Required Drivers

On most systems the Fomu board does not need any special drivers.

  • On Windows 10 or newer you do not need to install anything.

  • On Windows systems earlier than Windows 10 you will need to Installing Zadig Drivers.

  • On MacOS X you do not need to install any drivers.

  • On Linux you do not need to install any drivers, however you may need sudo access unless you Setup udev rules to grant permission to use the USB device from a non-privileged account.

Setup udev rules

Warning

This set up is for Linux only.

Setting up these udev rules grant permissions to use the USB device from a non-privileged account.

In Linux, try running dfu-util -l, and if you get an error message like the following you should add a udev rule as to give your user permission to the usb device.

dfu-util -l

Steps to set up udev rule

  1. Add your user to the plugdev group

    sudo groupadd plugdev
    sudo usermod -a -G plugdev $USER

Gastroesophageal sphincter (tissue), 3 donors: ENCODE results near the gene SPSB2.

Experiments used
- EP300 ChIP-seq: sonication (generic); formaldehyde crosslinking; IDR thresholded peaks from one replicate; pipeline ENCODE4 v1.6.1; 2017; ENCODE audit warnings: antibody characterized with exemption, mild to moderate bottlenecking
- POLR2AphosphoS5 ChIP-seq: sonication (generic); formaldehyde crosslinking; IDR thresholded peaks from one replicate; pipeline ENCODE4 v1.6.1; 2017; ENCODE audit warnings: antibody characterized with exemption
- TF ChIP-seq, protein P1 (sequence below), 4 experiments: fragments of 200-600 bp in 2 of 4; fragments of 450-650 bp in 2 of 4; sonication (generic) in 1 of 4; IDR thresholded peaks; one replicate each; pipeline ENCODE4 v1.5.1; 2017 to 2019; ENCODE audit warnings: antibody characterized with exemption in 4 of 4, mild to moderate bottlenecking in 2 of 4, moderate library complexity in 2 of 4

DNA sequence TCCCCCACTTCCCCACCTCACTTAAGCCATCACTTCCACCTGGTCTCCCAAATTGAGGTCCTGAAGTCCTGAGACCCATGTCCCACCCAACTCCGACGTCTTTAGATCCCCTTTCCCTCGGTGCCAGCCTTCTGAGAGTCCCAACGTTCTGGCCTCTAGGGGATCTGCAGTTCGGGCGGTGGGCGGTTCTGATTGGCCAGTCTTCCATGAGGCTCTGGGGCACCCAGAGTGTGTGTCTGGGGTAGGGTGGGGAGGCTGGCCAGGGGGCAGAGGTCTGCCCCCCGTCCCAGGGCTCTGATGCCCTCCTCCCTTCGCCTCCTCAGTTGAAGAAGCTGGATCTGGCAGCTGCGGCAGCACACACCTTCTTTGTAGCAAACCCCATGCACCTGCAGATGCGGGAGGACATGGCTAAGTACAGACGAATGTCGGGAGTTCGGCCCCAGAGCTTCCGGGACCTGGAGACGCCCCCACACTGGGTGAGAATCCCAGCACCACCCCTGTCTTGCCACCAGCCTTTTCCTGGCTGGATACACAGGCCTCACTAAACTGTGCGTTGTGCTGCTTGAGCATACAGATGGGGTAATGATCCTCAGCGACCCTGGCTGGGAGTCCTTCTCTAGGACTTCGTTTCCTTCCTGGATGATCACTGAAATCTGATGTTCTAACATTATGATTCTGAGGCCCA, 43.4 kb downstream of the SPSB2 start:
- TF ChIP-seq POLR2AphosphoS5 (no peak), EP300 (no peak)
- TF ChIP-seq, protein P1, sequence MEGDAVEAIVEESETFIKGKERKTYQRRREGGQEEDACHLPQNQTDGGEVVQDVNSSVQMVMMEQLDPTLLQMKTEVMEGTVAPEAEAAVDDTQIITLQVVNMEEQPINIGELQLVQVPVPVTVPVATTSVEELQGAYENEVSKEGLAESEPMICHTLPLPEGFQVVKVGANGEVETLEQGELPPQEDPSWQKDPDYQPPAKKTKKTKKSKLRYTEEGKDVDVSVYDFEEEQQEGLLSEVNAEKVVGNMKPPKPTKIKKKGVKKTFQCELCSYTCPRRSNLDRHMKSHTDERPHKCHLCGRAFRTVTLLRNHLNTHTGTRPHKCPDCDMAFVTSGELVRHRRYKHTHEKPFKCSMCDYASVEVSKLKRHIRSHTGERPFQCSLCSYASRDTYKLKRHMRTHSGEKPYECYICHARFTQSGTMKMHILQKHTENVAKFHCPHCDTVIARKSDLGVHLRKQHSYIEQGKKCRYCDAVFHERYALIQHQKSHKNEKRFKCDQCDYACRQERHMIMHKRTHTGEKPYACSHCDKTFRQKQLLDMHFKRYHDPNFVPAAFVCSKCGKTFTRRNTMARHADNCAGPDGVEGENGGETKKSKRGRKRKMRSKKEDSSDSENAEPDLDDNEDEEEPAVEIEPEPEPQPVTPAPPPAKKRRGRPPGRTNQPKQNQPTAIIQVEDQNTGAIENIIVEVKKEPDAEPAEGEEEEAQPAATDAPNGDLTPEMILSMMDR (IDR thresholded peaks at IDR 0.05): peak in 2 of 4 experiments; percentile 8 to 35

2. Check you are in the plugdev group with id $USER

    id $USER
    
  3. You will need to log out and log in again in order to be a member of the plugdev group.

    Warning

    You must log out and then log in again for the group addition to take affect.

  4. Check you are in the plugdev group with groups

    groups | grep plugdev
    
  5. Create a file named /etc/udev/rules.d/99-fomu.rules and add the following:

    SUBSYSTEM=="usb", ATTRS{idVendor}=="1209", ATTRS{idProduct}=="5bf0", MODE="0664", GROUP="plugdev"
    
  6. Reload the udev-rules using the following:

    sudo udevadm control --reload-rules
    sudo udevadm trigger
    

Installing Zadig Drivers

Warning

This set up is only needed for Windows system earlier than Windows 10.

  1. Download Zadig.

  2. Open Zadig.

  3. Under Options, select “List All Devices”.

  4. In the dropdown, select your Fomu and in the field right of the green arrow choose the WinUSB driver and hit Upgrade Driver.

    Setup of ZADEG for Updating USBport driver on WIN7